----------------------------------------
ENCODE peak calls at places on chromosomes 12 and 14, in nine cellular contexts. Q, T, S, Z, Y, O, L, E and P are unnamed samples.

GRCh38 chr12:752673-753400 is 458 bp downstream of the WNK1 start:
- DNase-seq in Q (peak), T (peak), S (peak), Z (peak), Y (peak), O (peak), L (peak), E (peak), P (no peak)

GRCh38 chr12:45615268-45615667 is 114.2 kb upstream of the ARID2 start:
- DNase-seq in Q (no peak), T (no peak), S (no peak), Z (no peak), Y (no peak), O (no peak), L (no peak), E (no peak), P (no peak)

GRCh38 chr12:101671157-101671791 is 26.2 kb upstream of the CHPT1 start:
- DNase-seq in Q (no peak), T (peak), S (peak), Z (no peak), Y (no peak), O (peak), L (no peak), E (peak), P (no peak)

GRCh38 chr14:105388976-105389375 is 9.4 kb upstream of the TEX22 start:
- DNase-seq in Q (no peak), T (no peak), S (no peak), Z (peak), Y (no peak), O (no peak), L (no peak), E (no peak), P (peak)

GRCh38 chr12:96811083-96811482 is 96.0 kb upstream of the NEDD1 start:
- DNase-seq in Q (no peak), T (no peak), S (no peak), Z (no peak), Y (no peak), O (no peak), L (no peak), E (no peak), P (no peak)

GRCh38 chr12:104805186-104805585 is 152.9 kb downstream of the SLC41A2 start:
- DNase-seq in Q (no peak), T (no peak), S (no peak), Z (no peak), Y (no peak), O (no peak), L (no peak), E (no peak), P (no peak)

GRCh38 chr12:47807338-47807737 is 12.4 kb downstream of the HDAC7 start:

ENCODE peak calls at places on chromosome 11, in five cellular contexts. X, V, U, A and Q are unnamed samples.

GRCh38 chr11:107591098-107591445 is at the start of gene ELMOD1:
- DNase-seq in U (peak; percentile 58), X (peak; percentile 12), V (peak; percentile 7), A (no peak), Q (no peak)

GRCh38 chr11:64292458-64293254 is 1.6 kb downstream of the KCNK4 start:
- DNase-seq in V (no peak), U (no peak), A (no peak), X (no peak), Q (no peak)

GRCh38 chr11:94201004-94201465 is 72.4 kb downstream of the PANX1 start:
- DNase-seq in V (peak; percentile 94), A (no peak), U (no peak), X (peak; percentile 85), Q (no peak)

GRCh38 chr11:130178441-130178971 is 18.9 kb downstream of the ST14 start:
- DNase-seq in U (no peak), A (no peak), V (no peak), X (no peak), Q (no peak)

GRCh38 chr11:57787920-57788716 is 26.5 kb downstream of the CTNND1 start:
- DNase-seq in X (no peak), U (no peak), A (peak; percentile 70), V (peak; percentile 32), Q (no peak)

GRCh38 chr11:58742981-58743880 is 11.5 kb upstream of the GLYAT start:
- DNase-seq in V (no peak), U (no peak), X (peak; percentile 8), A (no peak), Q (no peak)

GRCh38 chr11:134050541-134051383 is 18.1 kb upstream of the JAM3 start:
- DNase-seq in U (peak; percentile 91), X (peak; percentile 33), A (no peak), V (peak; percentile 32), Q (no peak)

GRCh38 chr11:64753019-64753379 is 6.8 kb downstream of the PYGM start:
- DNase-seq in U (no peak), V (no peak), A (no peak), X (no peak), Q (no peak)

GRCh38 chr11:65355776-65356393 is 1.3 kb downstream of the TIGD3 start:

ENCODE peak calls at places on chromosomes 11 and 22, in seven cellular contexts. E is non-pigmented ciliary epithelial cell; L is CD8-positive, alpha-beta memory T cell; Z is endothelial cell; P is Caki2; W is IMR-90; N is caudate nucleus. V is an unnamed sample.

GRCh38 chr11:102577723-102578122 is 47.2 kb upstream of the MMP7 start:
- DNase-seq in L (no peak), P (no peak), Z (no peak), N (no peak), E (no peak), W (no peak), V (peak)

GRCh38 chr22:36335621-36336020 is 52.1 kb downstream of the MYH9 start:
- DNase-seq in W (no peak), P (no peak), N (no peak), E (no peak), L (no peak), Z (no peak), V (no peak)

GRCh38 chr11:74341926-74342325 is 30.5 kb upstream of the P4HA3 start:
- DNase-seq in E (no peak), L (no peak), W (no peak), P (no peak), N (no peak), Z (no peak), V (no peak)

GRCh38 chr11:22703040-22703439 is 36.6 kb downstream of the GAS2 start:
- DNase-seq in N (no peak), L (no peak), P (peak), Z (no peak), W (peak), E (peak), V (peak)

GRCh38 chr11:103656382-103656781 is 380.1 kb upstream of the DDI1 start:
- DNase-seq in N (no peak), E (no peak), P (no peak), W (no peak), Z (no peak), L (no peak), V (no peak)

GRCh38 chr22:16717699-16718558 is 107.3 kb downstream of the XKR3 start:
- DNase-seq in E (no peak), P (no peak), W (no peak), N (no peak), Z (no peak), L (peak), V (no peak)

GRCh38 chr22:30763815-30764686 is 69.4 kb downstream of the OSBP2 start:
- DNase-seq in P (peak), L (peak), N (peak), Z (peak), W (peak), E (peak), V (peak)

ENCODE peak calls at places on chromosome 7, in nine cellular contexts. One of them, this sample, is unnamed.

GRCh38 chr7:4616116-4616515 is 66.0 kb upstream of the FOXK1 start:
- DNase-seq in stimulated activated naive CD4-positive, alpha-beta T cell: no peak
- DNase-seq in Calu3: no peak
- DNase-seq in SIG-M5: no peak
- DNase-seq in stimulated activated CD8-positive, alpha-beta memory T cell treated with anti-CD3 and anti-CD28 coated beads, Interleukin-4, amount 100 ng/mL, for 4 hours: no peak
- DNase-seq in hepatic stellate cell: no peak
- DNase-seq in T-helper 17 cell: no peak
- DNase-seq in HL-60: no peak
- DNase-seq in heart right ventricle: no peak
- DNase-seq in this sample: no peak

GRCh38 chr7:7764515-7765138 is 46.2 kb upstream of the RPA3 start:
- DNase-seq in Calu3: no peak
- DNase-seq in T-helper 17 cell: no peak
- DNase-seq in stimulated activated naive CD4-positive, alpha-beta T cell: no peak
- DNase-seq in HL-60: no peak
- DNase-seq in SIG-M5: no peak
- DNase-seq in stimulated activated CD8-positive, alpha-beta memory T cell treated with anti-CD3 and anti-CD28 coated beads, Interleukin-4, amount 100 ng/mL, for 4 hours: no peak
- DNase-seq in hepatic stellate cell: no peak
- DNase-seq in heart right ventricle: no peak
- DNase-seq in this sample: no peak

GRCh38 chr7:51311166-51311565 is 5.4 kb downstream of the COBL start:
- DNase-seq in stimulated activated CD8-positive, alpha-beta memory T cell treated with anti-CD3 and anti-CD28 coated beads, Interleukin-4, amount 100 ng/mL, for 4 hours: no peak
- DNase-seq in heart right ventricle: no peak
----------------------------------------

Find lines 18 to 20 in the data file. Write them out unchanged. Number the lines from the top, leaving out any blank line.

GRCh38 chr11:64292458-64293254 is 1.6 kb downstream of the KCNK4 start:
- DNase-seq in V (no peak), U (no peak), A (no peak), X (no peak), Q (no peak)

GRCh38 chr11:94201004-94201465 is 72.4 kb downstream of the PANX1 start: